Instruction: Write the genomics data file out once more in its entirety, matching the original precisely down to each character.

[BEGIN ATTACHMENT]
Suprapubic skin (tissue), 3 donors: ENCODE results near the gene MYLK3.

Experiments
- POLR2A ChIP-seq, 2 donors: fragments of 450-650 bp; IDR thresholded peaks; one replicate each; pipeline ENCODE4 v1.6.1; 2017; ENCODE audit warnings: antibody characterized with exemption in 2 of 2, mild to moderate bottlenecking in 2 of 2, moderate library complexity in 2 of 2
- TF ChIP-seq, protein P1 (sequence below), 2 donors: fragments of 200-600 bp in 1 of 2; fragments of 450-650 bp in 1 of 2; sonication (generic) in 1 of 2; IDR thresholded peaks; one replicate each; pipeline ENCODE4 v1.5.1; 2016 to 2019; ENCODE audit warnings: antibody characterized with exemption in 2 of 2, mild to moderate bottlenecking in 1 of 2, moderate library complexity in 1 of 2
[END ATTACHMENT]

Suprapubic skin (tissue), 3 donors: ENCODE results near the gene MYLK3.

Experiments
- POLR2A ChIP-seq, 2 donors: fragments of 450-650 bp; IDR thresholded peaks; one replicate each; pipeline ENCODE4 v1.6.1; 2017; ENCODE audit warnings: antibody characterized with exemption in 2 of 2, mild to moderate bottlenecking in 2 of 2, moderate library complexity in 2 of 2
- TF ChIP-seq, protein P1 (sequence below), 2 donors: fragments of 200-600 bp in 1 of 2; fragments of 450-650 bp in 1 of 2; sonication (generic) in 1 of 2; IDR thresholded peaks; one replicate each; pipeline ENCODE4 v1.5.1; 2016 to 2019; ENCODE audit warnings: antibody characterized with exemption in 2 of 2, mild to moderate bottlenecking in 1 of 2, moderate library complexity in 1 of 2